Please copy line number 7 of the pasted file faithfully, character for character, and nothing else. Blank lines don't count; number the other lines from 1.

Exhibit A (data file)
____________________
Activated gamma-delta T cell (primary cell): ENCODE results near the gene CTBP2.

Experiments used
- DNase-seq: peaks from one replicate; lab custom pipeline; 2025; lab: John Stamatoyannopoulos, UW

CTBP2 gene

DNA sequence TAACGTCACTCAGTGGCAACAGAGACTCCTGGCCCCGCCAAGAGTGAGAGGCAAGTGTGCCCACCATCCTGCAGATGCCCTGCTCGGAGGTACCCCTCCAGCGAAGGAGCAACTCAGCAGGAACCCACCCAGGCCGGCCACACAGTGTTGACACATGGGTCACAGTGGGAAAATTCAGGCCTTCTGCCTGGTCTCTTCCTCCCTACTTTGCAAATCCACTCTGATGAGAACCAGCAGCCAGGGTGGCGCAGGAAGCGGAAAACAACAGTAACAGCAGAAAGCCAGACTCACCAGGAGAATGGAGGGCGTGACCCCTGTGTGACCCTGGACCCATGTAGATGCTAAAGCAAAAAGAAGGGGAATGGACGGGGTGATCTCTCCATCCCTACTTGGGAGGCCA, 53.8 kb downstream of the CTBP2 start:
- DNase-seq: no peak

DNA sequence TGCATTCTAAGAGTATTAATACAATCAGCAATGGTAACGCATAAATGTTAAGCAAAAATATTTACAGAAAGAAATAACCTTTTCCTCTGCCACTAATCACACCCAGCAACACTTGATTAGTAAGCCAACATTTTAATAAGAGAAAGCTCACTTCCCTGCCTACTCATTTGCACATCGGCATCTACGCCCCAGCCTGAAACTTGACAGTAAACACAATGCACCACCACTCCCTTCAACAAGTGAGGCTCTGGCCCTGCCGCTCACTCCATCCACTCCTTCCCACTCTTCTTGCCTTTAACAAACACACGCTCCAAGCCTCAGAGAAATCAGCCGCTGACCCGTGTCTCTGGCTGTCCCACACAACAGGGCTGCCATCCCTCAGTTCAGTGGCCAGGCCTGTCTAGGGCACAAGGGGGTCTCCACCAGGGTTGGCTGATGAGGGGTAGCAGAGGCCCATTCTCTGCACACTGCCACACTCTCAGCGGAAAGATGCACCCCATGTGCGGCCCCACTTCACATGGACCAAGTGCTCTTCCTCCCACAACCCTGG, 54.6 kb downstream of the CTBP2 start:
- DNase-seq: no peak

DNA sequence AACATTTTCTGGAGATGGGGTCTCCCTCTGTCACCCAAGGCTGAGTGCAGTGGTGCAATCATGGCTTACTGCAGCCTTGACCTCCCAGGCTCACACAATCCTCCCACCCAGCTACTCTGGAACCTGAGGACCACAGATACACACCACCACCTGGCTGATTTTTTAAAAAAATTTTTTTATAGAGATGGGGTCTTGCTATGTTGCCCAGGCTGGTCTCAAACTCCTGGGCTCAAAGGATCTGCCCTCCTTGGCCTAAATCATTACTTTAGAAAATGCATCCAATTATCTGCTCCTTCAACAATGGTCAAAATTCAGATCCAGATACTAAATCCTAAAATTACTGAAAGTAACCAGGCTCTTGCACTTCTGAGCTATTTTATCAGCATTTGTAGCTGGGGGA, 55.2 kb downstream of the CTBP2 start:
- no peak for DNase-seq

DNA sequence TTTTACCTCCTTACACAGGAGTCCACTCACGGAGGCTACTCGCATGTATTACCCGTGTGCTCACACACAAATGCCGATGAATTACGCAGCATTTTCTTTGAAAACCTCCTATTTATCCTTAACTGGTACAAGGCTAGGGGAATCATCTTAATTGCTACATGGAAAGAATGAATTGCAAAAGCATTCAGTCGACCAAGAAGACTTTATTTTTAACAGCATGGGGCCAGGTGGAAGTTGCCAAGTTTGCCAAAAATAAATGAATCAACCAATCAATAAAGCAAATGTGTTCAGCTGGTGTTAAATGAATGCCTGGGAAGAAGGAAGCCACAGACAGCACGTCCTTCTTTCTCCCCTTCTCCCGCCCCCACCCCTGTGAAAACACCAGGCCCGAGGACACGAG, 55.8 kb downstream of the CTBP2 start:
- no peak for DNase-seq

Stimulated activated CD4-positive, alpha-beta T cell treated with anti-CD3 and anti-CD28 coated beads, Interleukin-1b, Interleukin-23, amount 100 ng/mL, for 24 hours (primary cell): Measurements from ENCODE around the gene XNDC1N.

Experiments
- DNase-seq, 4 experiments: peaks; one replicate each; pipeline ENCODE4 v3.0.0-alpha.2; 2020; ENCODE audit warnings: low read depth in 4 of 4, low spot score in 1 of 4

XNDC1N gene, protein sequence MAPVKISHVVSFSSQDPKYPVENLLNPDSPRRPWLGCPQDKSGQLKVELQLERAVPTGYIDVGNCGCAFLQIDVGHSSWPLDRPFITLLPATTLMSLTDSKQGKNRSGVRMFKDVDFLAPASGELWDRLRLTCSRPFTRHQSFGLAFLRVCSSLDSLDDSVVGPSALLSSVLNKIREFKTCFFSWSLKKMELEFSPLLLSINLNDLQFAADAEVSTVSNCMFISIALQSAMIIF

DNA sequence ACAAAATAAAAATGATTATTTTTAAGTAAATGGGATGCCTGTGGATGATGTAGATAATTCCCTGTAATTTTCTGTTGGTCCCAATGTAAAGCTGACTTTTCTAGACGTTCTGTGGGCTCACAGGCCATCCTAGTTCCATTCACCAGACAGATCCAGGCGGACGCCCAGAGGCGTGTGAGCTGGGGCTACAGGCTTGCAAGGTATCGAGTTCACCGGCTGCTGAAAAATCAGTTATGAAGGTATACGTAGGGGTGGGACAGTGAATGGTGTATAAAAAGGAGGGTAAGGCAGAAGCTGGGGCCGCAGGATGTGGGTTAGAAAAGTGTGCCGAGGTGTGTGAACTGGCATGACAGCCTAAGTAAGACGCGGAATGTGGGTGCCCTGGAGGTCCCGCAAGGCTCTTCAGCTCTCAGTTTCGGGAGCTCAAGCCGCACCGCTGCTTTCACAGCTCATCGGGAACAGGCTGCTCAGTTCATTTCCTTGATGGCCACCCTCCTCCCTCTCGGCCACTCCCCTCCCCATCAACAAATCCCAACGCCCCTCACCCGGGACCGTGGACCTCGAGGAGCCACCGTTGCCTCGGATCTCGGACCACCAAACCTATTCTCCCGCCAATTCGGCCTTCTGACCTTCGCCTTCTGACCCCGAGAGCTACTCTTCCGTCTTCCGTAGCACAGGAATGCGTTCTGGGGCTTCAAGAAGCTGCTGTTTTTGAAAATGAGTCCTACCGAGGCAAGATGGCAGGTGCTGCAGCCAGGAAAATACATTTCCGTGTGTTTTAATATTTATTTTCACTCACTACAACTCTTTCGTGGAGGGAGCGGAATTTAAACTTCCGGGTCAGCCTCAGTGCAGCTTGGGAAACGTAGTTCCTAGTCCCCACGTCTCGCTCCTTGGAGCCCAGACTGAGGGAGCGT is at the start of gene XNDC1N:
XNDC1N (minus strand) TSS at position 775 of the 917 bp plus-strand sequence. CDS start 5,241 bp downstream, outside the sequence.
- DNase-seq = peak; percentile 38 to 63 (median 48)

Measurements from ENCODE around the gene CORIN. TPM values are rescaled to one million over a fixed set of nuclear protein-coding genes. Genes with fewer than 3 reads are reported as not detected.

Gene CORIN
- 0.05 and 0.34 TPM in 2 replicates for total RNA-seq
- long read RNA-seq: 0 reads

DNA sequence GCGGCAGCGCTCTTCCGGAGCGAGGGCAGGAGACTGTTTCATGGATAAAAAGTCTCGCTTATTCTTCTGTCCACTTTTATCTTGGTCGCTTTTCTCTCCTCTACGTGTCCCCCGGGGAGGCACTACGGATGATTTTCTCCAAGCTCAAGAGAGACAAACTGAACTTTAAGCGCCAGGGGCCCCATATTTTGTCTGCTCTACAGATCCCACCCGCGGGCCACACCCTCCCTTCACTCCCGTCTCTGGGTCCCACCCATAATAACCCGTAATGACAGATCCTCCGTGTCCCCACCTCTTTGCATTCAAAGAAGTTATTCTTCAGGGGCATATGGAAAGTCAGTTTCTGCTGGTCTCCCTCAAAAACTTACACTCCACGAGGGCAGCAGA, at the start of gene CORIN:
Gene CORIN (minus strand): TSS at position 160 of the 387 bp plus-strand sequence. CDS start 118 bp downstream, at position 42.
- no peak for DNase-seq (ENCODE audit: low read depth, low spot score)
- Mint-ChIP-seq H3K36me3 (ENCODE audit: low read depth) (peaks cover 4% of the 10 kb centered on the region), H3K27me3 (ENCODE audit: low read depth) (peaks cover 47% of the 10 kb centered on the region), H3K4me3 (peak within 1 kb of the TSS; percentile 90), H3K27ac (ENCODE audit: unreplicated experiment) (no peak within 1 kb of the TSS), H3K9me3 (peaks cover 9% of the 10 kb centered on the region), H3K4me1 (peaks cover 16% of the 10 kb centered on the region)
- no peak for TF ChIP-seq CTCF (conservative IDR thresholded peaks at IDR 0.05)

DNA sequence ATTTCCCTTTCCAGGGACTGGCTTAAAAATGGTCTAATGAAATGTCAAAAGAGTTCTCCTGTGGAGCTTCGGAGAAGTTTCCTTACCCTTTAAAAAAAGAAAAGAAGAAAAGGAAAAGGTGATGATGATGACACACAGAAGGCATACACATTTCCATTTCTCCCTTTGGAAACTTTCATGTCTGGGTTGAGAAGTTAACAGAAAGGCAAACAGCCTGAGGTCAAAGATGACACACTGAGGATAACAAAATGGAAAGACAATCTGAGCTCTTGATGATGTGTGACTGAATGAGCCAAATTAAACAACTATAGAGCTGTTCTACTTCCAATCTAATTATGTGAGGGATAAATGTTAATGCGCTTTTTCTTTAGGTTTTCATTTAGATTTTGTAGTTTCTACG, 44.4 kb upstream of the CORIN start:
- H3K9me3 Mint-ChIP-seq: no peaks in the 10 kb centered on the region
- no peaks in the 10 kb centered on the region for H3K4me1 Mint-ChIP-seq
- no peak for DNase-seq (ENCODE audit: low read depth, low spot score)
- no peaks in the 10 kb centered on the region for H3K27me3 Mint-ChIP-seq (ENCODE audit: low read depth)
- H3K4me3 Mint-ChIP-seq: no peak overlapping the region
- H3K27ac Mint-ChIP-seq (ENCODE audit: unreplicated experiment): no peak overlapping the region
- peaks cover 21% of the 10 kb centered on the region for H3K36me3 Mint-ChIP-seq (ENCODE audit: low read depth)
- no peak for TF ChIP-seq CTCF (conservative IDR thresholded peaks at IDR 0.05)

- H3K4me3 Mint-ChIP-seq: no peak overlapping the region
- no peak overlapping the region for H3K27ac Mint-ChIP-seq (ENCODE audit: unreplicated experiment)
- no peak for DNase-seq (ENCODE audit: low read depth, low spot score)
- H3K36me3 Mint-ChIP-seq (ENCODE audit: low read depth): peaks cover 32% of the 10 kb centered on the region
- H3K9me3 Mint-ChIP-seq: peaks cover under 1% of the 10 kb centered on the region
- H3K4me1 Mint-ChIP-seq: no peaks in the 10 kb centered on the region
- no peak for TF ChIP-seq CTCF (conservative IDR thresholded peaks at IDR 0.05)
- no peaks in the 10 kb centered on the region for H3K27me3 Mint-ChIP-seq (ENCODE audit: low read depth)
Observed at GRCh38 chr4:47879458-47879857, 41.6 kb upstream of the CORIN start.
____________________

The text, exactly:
DNA sequence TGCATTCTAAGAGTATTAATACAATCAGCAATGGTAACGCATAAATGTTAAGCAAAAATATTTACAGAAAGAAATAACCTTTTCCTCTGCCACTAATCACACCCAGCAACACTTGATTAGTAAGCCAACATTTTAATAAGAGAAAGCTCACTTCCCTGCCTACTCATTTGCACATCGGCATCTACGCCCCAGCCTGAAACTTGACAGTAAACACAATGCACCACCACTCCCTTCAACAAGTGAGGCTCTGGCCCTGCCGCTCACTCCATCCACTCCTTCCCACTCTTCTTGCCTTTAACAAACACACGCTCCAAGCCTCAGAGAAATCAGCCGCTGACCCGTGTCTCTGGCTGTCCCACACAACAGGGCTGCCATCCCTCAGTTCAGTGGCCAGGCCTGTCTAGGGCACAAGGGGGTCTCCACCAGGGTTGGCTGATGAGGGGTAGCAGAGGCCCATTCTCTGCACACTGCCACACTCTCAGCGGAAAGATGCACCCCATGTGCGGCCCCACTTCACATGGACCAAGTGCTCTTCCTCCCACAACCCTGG, 54.6 kb downstream of the CTBP2 start: